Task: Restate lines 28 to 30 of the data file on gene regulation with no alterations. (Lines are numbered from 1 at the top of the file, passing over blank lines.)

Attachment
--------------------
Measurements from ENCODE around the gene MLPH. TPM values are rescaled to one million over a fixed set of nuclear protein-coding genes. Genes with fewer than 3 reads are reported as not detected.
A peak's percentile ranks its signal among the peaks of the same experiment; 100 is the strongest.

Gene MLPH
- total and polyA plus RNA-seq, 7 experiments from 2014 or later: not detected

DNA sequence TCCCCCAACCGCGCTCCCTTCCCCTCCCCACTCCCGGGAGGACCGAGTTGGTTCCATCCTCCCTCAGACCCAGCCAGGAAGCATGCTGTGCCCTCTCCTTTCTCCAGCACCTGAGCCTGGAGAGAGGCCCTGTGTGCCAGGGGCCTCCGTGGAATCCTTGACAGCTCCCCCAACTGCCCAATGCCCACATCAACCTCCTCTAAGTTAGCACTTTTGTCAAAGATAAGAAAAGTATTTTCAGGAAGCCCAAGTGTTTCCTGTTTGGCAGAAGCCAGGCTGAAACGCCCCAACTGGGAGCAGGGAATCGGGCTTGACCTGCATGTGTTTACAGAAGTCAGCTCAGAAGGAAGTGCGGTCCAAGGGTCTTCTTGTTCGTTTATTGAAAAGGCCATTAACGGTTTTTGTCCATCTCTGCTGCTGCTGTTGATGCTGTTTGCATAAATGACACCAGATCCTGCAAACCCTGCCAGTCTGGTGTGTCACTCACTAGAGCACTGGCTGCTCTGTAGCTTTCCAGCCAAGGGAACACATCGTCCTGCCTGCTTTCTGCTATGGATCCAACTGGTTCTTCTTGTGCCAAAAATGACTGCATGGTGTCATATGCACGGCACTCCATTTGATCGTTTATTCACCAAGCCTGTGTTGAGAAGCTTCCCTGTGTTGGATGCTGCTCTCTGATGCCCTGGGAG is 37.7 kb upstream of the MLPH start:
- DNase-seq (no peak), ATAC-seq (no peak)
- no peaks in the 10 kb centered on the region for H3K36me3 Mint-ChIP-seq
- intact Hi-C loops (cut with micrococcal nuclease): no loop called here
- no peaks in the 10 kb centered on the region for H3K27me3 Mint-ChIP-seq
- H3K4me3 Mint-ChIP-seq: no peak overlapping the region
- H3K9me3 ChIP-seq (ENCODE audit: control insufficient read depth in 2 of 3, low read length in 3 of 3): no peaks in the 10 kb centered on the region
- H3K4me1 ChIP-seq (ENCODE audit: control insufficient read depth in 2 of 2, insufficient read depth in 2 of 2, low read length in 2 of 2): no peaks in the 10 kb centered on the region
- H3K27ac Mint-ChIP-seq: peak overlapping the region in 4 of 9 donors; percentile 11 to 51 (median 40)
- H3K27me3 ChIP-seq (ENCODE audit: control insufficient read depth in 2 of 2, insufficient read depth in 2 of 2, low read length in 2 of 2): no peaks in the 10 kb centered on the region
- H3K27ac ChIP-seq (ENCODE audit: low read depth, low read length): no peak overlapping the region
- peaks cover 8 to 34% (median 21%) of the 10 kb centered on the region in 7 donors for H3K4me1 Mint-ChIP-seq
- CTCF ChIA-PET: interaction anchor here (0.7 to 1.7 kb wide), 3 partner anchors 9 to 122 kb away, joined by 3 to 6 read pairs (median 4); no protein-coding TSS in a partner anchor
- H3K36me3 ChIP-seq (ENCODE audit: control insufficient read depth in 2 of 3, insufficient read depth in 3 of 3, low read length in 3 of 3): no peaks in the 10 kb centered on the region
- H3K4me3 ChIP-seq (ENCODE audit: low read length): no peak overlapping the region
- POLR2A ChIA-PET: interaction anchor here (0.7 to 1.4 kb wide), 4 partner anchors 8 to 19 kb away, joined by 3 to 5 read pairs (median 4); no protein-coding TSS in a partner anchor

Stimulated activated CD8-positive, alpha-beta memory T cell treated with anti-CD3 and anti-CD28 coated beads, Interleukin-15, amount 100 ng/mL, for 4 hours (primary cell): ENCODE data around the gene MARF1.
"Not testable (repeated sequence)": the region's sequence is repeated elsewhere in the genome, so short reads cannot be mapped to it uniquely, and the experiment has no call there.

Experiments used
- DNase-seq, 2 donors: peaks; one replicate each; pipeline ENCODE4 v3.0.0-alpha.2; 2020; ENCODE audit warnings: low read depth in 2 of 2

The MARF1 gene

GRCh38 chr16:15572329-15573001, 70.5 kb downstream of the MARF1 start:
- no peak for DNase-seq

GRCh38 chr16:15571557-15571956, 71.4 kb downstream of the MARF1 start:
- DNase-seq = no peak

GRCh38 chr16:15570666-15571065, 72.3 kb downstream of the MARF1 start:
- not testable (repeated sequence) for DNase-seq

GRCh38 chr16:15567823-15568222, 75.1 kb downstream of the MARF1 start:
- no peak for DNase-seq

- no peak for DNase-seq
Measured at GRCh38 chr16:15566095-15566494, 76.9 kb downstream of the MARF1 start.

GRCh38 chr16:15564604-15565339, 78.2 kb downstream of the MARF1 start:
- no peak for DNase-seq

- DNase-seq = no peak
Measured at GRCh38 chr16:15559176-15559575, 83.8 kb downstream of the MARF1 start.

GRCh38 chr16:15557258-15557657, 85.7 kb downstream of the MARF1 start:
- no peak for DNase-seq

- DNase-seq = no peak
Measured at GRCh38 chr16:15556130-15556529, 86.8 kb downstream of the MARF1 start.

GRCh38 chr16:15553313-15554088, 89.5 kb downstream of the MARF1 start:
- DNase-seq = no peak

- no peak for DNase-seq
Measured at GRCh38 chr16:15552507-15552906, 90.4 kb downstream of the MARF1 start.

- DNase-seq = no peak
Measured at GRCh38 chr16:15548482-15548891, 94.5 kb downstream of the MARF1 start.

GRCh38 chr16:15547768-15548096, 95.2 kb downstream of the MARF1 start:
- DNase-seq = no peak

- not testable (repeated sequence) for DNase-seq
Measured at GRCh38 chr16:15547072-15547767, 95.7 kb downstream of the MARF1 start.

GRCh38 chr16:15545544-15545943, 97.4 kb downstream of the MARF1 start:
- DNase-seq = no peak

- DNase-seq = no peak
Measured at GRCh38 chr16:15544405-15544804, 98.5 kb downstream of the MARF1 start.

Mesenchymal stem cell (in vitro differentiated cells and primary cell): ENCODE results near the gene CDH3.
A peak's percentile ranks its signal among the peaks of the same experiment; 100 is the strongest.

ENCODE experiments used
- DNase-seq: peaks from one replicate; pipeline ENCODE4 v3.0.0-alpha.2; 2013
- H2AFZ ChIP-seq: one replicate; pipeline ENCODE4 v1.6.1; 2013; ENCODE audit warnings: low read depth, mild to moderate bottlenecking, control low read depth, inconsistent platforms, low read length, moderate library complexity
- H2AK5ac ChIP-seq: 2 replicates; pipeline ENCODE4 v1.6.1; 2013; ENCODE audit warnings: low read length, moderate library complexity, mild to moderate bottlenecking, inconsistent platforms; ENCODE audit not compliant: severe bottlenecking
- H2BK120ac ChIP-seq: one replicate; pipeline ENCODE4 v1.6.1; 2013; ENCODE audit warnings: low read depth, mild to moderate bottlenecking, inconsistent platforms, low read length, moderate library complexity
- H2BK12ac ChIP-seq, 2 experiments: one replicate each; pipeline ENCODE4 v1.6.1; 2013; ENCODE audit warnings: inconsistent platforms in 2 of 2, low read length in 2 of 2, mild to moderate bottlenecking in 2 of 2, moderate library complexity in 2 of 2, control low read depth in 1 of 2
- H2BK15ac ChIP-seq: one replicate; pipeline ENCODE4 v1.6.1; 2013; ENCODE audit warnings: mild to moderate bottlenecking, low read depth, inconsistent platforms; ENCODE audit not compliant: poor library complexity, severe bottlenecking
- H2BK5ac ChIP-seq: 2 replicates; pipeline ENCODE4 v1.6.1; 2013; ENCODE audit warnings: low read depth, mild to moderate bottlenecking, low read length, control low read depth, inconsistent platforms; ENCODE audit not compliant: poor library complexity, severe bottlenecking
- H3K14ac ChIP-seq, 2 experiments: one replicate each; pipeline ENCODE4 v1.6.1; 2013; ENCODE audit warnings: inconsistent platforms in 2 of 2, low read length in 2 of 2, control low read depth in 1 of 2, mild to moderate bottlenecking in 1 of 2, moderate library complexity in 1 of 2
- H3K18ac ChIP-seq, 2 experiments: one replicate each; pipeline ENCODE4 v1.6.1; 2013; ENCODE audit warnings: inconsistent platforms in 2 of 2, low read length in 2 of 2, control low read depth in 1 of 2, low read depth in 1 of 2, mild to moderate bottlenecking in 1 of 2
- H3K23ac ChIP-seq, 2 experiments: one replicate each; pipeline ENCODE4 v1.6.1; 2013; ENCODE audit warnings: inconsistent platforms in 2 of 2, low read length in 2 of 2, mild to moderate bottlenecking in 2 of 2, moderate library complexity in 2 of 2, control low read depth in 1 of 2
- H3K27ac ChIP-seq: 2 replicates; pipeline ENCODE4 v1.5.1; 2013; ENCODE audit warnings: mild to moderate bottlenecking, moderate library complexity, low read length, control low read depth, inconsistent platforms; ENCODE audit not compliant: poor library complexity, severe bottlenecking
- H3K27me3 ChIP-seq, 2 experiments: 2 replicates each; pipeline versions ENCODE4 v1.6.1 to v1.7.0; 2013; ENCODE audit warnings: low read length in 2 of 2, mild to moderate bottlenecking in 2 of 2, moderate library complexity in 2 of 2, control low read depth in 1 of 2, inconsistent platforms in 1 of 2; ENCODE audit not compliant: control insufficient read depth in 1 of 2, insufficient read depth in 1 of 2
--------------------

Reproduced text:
GRCh38 chr16:15571557-15571956, 71.4 kb downstream of the MARF1 start:
- DNase-seq = no peak

GRCh38 chr16:15570666-15571065, 72.3 kb downstream of the MARF1 start: